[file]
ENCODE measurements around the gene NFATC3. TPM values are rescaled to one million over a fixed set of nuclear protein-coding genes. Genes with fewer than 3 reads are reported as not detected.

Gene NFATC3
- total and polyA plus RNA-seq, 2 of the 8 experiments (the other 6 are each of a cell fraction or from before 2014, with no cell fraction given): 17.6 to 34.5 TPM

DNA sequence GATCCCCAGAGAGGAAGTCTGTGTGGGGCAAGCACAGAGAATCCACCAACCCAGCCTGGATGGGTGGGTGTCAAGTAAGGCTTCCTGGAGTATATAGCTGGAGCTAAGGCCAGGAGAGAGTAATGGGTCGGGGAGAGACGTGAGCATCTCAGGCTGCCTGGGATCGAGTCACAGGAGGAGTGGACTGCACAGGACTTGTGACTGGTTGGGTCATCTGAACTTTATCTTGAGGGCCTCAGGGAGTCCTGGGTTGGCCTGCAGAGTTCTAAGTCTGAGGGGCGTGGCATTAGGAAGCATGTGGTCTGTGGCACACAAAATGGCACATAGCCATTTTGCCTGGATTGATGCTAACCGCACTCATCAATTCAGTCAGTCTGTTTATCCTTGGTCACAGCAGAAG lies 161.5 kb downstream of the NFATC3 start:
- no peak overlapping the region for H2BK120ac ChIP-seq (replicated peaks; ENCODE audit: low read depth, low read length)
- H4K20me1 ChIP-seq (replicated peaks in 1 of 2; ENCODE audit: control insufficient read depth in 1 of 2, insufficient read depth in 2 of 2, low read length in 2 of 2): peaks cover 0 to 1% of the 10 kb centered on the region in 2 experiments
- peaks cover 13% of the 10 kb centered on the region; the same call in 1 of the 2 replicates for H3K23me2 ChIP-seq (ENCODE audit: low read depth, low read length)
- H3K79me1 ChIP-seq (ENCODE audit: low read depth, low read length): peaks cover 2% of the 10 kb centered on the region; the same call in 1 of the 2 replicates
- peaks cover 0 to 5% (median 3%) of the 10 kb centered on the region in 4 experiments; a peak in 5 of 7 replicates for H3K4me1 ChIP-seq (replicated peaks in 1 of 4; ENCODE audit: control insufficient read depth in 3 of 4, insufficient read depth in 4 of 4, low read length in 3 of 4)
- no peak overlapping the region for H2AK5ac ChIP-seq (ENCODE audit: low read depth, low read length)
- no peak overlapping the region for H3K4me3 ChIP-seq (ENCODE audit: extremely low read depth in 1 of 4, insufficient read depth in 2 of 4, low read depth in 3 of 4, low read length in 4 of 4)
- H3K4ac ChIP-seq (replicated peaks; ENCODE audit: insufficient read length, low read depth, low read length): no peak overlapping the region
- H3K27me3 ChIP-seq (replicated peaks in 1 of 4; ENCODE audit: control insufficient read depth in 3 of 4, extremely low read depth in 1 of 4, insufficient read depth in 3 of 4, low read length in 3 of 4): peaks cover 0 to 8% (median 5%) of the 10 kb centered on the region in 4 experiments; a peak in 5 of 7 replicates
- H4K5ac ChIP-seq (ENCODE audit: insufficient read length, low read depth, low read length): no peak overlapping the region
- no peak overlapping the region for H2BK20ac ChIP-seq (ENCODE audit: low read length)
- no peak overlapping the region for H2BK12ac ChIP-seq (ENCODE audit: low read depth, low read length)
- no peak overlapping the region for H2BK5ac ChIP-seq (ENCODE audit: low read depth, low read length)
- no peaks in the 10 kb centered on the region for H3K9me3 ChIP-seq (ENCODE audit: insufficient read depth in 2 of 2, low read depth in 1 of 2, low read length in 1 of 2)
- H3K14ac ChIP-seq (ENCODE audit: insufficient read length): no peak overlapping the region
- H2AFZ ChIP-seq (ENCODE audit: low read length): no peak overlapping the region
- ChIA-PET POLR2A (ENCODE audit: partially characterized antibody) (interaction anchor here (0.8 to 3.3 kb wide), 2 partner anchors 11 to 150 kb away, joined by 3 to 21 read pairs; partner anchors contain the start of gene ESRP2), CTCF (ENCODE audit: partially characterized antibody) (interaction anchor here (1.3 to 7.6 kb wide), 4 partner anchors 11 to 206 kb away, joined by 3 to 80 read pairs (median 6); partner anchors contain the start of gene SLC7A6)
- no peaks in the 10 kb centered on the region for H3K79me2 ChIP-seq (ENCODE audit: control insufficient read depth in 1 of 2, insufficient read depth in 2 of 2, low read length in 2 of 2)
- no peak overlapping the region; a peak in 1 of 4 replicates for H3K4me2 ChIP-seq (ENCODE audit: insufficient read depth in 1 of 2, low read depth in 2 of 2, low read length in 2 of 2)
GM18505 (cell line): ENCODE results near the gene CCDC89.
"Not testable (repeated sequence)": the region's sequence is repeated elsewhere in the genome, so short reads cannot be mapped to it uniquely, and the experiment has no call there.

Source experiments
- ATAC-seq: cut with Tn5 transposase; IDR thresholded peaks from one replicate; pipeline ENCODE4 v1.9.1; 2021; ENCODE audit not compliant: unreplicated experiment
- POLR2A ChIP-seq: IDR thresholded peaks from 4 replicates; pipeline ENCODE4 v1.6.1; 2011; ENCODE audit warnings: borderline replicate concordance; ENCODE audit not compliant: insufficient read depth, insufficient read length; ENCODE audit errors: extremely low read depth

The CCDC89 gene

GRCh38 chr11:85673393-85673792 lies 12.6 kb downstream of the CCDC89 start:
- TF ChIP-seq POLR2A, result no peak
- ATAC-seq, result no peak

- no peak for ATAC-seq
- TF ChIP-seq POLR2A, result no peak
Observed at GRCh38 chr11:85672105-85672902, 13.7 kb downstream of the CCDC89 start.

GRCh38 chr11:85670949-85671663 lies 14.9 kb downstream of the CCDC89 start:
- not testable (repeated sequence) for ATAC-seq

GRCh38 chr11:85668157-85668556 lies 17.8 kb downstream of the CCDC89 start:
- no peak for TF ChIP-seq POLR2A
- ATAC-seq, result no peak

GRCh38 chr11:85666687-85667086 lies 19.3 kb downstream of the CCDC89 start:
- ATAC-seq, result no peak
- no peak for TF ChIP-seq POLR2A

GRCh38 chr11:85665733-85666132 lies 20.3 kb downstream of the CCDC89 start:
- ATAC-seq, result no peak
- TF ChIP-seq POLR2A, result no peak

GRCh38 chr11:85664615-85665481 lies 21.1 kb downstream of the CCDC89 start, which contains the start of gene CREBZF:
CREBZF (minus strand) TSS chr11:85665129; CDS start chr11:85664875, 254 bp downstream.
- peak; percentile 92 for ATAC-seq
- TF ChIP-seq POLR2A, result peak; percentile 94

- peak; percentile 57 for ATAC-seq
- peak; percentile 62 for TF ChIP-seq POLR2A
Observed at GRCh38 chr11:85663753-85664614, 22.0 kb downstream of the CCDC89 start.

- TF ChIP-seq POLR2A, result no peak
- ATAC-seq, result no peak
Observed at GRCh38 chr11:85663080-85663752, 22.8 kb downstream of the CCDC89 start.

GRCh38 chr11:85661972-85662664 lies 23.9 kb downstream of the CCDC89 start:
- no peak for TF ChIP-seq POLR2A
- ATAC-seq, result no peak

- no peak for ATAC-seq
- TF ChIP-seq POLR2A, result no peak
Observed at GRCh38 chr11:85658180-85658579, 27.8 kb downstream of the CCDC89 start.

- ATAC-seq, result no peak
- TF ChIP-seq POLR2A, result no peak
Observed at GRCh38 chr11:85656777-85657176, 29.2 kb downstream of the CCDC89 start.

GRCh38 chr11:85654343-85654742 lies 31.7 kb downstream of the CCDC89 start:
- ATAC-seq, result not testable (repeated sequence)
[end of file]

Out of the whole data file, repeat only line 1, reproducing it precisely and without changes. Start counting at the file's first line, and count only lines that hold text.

ENCODE measurements around the gene NFATC3. TPM values are rescaled to one million over a fixed set of nuclear protein-coding genes. Genes with fewer than 3 reads are reported as not detected.